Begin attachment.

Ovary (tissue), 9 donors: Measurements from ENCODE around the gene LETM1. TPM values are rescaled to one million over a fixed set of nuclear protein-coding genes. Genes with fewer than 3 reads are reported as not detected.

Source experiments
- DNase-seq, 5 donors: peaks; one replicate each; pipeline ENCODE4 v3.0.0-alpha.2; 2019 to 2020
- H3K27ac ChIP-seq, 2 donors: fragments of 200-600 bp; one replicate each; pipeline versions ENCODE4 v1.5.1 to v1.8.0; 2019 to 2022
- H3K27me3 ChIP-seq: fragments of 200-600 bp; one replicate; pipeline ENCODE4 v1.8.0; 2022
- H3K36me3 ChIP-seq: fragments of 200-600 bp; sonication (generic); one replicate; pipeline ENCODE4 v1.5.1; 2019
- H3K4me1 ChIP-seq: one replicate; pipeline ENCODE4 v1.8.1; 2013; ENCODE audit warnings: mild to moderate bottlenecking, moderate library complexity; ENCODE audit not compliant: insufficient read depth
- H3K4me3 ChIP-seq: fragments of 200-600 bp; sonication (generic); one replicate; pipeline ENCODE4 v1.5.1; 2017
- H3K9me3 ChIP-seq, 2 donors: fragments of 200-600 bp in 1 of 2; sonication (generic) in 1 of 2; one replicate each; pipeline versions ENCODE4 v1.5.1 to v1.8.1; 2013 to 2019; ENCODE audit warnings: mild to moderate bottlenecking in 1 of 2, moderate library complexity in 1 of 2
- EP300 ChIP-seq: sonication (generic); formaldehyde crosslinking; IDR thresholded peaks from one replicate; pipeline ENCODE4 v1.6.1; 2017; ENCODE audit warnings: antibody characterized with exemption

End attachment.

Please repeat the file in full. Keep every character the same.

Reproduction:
Ovary (tissue), 9 donors: Measurements from ENCODE around the gene LETM1. TPM values are rescaled to one million over a fixed set of nuclear protein-coding genes. Genes with fewer than 3 reads are reported as not detected.

Source experiments
- DNase-seq, 5 donors: peaks; one replicate each; pipeline ENCODE4 v3.0.0-alpha.2; 2019 to 2020
- H3K27ac ChIP-seq, 2 donors: fragments of 200-600 bp; one replicate each; pipeline versions ENCODE4 v1.5.1 to v1.8.0; 2019 to 2022
- H3K27me3 ChIP-seq: fragments of 200-600 bp; one replicate; pipeline ENCODE4 v1.8.0; 2022
- H3K36me3 ChIP-seq: fragments of 200-600 bp; sonication (generic); one replicate; pipeline ENCODE4 v1.5.1; 2019
- H3K4me1 ChIP-seq: one replicate; pipeline ENCODE4 v1.8.1; 2013; ENCODE audit warnings: mild to moderate bottlenecking, moderate library complexity; ENCODE audit not compliant: insufficient read depth
- H3K4me3 ChIP-seq: fragments of 200-600 bp; sonication (generic); one replicate; pipeline ENCODE4 v1.5.1; 2017
- H3K9me3 ChIP-seq, 2 donors: fragments of 200-600 bp in 1 of 2; sonication (generic) in 1 of 2; one replicate each; pipeline versions ENCODE4 v1.5.1 to v1.8.1; 2013 to 2019; ENCODE audit warnings: mild to moderate bottlenecking in 1 of 2, moderate library complexity in 1 of 2
- EP300 ChIP-seq: sonication (generic); formaldehyde crosslinking; IDR thresholded peaks from one replicate; pipeline ENCODE4 v1.6.1; 2017; ENCODE audit warnings: antibody characterized with exemption